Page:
Friday, January 8, 1999 Published at 13:04 GMT
A bubble-blowing black hole
Blowing bubbles in deep space
By BBC News Online Science Editor Dr David Whitehouse
They look like wisps of smoke from a dying candle. But in this case the candle is a supermassive black hole at the heart of a distant galaxy.
It is as though the black hole is blowing two giant bubbles. These new observations of the giant M87 galaxy may force a reappraisal of our understanding of black holes at the centre of such galaxies.
The image of M87 was made by the Very Large Array (VLA) of radio telescopes situated in New Mexico.
Black holes are believed to be at the centre of most galaxies, including our own. M87 in the constellation of Virgo is some 50 million light years from Earth.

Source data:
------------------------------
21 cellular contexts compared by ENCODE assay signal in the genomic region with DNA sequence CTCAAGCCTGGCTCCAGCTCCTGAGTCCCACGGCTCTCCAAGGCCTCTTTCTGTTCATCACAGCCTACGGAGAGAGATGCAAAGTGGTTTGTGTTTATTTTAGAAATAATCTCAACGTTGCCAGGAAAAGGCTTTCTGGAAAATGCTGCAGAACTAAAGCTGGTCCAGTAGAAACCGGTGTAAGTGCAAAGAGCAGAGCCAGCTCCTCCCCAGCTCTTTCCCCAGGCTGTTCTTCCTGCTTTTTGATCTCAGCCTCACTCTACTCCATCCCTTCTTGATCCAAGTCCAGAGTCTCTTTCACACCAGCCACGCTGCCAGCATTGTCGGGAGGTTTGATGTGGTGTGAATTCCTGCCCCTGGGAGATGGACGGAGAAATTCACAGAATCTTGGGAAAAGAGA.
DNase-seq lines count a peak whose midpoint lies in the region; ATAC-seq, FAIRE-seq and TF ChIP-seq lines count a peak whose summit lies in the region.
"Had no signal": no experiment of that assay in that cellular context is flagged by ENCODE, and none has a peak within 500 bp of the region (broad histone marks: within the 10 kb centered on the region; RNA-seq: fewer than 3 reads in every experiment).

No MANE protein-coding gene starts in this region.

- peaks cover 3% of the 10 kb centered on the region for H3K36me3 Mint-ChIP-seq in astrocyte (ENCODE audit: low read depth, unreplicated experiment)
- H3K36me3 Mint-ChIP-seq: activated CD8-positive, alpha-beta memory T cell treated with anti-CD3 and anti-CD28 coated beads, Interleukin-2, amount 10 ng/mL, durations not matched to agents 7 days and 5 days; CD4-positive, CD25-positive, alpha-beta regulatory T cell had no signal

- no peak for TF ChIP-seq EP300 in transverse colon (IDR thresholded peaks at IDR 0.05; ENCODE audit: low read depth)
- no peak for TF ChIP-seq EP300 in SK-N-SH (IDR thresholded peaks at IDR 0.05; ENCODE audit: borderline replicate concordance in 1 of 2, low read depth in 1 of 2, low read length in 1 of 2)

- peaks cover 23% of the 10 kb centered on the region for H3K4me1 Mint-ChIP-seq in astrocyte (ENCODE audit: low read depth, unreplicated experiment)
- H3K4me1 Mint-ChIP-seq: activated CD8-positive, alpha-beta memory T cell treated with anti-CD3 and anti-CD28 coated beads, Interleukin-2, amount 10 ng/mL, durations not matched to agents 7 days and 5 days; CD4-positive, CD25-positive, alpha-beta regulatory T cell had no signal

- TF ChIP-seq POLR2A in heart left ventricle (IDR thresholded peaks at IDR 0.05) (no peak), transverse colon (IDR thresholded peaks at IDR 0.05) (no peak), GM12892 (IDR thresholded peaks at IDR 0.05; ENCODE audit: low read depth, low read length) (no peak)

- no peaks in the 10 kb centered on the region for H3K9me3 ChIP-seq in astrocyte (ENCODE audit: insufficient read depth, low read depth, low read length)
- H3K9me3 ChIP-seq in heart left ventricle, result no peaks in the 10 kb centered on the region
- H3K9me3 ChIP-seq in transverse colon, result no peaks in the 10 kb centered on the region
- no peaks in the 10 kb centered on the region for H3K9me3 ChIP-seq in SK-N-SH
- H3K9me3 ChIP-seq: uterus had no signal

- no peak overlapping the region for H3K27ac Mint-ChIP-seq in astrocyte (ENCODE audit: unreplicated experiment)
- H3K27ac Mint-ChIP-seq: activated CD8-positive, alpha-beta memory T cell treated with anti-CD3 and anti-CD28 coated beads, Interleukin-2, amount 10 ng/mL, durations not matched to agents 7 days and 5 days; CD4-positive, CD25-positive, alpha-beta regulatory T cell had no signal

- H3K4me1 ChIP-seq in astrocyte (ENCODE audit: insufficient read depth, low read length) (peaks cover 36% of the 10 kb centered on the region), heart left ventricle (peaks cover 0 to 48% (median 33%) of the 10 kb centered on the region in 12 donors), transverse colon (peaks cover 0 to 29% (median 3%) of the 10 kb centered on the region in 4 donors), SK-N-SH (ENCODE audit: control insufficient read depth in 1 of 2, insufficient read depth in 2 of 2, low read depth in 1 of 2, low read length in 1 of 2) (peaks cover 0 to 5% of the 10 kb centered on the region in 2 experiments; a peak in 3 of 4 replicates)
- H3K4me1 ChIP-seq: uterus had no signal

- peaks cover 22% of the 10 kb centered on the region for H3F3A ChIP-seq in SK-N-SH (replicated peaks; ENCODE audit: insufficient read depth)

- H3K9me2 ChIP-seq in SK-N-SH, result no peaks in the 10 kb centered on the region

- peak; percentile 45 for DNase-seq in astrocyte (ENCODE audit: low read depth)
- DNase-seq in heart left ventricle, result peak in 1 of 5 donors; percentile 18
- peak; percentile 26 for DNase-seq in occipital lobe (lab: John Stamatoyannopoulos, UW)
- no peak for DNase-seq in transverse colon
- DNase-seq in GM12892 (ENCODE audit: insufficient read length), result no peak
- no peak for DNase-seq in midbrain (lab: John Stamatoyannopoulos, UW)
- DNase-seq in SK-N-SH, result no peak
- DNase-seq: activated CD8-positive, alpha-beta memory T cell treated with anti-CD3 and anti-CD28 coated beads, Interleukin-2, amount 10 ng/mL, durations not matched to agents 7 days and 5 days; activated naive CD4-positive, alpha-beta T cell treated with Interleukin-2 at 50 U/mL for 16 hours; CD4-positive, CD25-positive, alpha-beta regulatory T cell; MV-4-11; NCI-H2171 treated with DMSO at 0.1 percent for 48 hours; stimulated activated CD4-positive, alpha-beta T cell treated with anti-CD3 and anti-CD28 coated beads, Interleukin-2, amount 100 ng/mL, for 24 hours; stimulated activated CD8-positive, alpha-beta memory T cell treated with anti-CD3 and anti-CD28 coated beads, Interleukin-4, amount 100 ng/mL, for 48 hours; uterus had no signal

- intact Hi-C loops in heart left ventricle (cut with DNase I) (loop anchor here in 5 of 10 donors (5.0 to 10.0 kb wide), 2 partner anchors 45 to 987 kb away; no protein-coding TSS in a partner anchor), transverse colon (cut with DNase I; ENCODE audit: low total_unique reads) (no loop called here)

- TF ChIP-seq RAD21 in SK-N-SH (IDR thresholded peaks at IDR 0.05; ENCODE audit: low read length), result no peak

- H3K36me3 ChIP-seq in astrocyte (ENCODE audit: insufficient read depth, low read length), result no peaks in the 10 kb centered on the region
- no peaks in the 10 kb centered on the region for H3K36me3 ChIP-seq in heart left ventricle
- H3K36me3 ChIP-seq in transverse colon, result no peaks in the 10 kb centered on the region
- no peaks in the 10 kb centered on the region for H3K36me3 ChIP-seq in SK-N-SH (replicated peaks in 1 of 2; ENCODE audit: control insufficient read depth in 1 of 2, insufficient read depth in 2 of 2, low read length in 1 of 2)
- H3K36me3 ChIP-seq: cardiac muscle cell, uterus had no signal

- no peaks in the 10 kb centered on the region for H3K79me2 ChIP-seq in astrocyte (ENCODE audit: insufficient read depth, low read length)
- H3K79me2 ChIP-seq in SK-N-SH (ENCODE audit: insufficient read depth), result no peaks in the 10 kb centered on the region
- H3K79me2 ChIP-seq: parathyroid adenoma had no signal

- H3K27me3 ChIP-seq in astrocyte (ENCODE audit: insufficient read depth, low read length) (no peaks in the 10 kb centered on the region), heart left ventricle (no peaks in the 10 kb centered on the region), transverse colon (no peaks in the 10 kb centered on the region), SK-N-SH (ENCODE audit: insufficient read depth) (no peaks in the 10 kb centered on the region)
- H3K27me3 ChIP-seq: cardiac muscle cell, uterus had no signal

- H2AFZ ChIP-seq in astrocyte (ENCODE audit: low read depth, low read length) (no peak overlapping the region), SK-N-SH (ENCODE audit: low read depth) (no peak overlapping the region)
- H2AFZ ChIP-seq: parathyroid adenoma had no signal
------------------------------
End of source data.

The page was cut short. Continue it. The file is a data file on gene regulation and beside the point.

It is the main galaxy at the heart of the gigantic Virgo supercluster that is made up of thousands of galaxies. Our own galaxy is on the Virgo outskirts.
Spewing out from the black hole, which is not visible, are jets thought to be composed of subatomic particles.
"The black hole is spewing out material over an incredibly large region, about 200,000 light years across," he said.
The bubbles, almost a hundred thousand light-years in size (the size of our own galaxy) sit in a region of space that is known to radiate X-rays, radiation of much higher energy than radio waves.
It was believed that the X-rays were given off by material drawn into the galaxy from outside. But the new image casts doubt on this.
"Not only did we see beautiful details we have not seen before, we have also got a new and more complicated idea of the physics of the region," added Owen.